Whereas the initial student cohort research worked within a largely interpretive theoretical frame, the work with the second group from the purposive sampling worked within a more participatory research approach. This was to encourage the students to see the work as shared, working with rather than doing research ‘on them’. Through this approach, we “respect” the knowledge that lies within the “community” (Cohen et al, 2011, p 37). It also supported the idea of moving “towards change through empowerment “within an on-going “working relationship” between both researchers and participants (op. cit. p38).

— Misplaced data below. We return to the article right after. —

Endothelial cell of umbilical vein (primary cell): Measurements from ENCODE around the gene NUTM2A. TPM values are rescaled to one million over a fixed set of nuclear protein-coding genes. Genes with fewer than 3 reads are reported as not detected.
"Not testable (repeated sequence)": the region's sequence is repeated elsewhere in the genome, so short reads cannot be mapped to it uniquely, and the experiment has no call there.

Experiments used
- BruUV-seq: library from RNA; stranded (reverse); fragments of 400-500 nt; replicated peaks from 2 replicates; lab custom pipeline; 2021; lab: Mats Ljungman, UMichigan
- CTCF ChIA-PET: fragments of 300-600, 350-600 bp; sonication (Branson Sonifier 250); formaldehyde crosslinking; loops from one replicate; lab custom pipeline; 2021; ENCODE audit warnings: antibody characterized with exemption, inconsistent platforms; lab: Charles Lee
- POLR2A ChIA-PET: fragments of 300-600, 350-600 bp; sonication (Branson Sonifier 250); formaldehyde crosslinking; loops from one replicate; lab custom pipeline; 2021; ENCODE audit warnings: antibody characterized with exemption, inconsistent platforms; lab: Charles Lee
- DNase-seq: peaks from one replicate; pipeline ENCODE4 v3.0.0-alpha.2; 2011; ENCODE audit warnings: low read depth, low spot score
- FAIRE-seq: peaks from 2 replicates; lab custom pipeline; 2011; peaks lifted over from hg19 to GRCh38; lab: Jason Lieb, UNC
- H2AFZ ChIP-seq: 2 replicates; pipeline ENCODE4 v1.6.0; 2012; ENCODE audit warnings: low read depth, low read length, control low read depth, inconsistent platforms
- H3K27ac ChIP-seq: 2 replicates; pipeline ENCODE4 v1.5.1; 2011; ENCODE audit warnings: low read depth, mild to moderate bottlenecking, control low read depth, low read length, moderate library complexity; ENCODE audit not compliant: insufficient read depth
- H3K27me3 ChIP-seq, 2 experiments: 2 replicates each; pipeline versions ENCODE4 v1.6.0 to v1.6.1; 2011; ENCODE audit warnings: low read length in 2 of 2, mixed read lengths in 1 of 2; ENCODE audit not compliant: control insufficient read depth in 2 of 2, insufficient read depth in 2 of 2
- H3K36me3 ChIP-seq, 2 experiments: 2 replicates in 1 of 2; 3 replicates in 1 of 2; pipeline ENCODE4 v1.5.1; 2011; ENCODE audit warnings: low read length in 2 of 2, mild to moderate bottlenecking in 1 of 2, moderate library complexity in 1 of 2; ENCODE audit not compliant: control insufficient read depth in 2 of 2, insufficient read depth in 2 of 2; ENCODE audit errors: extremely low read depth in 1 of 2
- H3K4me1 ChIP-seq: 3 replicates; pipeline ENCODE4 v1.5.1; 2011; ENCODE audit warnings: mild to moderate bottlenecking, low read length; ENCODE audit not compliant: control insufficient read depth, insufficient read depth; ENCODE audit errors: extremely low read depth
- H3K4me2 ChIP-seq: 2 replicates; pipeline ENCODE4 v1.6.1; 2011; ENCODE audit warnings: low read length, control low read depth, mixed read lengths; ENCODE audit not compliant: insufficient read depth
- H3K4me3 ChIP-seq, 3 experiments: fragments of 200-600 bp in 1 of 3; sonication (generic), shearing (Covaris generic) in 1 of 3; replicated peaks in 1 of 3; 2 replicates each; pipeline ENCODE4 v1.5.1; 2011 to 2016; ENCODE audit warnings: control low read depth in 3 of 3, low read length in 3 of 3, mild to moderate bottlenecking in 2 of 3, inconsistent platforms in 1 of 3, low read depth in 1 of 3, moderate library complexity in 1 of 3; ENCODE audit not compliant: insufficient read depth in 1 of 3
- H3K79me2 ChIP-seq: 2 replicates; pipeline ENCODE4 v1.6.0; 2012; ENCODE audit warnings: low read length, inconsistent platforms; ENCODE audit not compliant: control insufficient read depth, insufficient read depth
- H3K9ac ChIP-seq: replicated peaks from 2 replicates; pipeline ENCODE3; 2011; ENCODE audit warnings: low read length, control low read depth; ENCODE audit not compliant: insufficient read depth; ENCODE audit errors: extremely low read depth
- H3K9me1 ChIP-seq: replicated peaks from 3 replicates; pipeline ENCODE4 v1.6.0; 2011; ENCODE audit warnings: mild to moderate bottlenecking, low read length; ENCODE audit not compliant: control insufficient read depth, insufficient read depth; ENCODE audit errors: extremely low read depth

• Anderson, C.,Day, K. and McLaughlin, P.( 2006) “Mastering the dissertation: lecturers’ representations of the purposes and processes of Master’s level dissertation supervision”, Studies in Higher Education, 31:2,149-168 • Anderson, C.,Day, K. and McLaughlin, P.( 2008)”Student perspectives to the dissertation process in a masters degree concerned with professional practice”, Studies in Continuing Education, 30:1,33-49. • Anderson, J. and Gristy, C. (2013) “Coaching of staff in schools: what can we learn from the new role of the Masters in Teaching and Learning in-school coach for schools and the higher education tutors working alongside them?” Journal of Education for Teaching: 39:1, 107-122. • Cohen, L., Manion, L. and Morrison, K.( 2011) Research Methods in Education, seventh edition, Routledge: London • Denscombe, M. (1998) The good research guide, Buckingham, UK: Open University Press. • Dysthe, O.,Samara, A.,Westrheim, K. ( 2006) multivoiced supervision of masters students:a case study of alternative supervision practices in higher education. Studies in Higher Education 31:3.299-318 • Egan, R., D. Stockley, B. Brouwer, D. Tripp, and N. Stechyson (2009)”Relationships between area of academic concentration, supervisory style, student needs and best practices” Studies in Higher Education 34, no. 3: 337–45. • Gillham, B. (2000) Case study research, London: Continuum. • Kirton, J.,Straker, K., Brown, J.,Jack, B.,Jinks, A. (2011) “A Marriage of convenience? A qualitative study of colleague supervision of master’s level dissertations”, Nurse Education Today,3. 861-865 • Maish,M. (2003) “Restructuring a Master’s degree dissertation as a Patchwork Test” Innovations in education and teaching International, 40:2,194-201 • Meeus, W., L. van Looy, and A. Libotton. (2004) “The bachelor’s thesis in teacher education” European Journal of Teacher Education 27, no. 3: 299–321. • Pilcher, N.(2011):”The UK postgraduate masters dissertation: an elusive chameleon?”, Teaching in Higher Education, 16:1. 29-40 ( 151) • Plowright, D. (2011) Using mixed methods: Frameworks for an integrated methodology, London: Sage. • Renske A.M. de Kleijn a , M. Tim Mainhard a , Paulien C. Meijer a ,Albert Pilot a & Mieke Brekelmans a ( 2012) “Master's thesis supervision: relations between perceptions of the supervisor–student relationship,final grade, perceived supervisor contribution to learning and student satisfaction” Studies in Higher Education 37:8, 925-939